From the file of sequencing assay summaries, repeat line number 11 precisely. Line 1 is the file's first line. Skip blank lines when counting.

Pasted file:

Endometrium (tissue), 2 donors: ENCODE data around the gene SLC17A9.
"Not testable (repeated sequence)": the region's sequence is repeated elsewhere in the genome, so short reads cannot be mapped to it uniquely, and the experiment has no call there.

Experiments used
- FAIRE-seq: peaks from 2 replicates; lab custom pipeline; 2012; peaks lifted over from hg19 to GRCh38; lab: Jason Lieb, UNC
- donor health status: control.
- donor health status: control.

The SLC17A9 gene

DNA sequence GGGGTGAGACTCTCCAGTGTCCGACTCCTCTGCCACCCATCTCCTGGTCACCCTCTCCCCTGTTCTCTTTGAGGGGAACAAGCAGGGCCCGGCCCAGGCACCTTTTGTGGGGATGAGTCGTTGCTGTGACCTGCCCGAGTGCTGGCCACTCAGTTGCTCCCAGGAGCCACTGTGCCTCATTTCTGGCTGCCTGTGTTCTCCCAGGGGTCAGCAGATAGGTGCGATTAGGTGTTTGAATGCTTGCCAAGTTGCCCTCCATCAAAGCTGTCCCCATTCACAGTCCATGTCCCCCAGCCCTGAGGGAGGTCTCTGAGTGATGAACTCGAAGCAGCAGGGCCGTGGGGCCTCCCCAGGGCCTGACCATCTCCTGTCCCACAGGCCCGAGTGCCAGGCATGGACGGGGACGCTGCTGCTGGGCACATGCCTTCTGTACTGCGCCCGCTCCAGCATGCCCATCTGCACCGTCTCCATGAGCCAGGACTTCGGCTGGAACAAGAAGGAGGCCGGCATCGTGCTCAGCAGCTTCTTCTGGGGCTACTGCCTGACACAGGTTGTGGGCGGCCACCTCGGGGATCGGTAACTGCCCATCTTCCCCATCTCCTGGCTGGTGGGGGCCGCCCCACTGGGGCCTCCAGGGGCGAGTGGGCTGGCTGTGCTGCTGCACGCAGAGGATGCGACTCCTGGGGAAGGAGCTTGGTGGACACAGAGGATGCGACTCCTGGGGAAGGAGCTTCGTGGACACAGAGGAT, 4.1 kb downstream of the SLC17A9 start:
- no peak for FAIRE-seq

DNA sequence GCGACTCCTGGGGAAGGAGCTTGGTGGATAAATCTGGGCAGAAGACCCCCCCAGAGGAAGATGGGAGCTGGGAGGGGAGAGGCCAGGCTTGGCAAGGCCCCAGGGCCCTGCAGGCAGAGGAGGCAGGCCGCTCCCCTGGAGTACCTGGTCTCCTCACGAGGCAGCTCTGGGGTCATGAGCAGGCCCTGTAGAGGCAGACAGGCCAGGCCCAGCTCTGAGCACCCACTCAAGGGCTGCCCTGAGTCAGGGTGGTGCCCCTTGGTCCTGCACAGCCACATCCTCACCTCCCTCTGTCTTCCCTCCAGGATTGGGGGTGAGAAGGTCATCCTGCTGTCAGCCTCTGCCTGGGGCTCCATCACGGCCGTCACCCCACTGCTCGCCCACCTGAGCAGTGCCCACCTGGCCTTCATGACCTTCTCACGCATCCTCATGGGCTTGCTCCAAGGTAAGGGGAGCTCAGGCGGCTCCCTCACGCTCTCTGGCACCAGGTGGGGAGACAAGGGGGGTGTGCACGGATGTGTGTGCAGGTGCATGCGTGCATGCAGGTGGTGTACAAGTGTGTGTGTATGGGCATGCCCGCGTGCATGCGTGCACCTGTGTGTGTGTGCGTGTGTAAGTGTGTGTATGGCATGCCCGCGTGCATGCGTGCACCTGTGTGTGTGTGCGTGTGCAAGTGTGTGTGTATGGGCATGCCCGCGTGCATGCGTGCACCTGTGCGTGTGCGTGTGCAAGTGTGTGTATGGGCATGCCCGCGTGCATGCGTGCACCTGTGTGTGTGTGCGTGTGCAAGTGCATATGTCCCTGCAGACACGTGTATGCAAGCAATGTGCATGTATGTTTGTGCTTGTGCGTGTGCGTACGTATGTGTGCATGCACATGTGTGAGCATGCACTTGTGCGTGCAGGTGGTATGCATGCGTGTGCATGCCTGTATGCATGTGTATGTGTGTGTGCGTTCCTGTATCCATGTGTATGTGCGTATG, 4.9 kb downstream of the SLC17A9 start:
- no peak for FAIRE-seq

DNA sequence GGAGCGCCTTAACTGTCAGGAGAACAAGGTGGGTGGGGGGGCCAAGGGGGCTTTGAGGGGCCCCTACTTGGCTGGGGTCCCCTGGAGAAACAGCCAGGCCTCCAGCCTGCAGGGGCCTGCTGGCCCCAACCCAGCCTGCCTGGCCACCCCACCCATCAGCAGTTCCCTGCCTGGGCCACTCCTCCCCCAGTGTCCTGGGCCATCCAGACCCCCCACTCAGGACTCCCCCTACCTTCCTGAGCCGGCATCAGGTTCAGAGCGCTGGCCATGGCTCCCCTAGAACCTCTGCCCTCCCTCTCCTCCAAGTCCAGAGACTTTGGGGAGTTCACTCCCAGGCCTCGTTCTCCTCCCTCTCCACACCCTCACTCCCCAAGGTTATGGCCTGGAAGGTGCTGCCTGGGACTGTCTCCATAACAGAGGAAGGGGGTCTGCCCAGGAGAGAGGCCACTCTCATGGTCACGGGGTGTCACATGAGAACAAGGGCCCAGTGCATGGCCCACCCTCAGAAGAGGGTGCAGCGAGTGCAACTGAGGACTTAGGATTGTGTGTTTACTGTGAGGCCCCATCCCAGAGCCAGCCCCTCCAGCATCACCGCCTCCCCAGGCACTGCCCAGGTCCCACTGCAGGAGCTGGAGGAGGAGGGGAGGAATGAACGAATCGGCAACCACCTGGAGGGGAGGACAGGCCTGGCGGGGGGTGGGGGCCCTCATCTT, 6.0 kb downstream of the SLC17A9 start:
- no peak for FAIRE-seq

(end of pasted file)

- no peak for FAIRE-seq